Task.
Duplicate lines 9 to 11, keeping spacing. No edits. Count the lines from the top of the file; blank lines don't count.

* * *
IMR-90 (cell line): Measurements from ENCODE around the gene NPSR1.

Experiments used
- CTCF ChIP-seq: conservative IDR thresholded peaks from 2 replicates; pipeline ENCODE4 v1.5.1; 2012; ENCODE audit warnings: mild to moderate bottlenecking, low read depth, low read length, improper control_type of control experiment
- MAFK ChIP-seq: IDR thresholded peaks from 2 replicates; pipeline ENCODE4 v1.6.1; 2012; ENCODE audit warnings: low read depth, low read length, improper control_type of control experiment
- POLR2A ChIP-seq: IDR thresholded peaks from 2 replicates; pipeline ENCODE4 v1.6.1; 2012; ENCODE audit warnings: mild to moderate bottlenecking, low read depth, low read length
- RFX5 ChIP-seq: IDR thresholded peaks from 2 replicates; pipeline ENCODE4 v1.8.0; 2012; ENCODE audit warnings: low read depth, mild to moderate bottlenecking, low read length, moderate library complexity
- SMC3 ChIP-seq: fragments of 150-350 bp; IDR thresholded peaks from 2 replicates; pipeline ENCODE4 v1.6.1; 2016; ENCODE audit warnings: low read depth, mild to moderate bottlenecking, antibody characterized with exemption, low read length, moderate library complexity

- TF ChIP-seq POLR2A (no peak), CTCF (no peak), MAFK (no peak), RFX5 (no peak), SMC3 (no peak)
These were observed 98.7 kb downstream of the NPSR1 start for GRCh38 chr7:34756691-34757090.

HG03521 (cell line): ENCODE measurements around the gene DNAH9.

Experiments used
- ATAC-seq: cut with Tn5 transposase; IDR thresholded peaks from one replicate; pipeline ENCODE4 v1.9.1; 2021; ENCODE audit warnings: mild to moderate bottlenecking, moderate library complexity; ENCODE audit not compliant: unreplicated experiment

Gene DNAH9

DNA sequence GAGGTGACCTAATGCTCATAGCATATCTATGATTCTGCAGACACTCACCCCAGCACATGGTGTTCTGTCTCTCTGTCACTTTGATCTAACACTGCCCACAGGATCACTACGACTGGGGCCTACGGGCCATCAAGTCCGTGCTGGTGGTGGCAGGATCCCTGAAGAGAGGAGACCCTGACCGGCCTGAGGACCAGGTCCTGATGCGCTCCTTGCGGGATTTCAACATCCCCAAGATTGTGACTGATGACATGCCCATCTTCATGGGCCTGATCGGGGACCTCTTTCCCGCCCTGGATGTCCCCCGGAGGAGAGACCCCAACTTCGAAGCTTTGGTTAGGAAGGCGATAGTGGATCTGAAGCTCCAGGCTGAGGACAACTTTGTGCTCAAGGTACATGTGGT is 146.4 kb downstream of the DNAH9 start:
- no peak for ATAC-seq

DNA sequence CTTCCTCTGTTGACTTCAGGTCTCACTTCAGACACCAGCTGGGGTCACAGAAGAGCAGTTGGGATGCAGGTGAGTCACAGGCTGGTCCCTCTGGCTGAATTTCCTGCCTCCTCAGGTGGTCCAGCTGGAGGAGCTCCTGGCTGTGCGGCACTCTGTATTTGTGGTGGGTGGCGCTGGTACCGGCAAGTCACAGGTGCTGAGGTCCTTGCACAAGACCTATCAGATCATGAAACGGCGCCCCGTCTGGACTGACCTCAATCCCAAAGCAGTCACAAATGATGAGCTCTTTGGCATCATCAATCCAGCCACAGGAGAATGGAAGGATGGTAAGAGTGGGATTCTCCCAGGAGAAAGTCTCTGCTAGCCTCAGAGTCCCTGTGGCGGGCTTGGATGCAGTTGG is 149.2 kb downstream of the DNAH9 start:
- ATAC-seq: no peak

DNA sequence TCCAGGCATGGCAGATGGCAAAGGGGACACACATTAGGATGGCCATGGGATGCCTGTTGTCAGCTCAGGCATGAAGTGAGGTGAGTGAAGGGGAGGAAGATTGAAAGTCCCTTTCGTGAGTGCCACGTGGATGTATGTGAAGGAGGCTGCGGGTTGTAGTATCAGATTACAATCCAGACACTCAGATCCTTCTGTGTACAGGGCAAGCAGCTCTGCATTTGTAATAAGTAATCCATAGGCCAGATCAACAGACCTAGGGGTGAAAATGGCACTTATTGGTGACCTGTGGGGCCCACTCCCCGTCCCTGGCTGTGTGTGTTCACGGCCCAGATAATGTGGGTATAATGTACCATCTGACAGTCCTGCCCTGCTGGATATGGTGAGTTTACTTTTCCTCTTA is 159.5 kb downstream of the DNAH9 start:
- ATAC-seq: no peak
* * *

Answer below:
These were observed 98.7 kb downstream of the NPSR1 start for GRCh38 chr7:34756691-34757090.

HG03521 (cell line): ENCODE measurements around the gene DNAH9.

Experiments used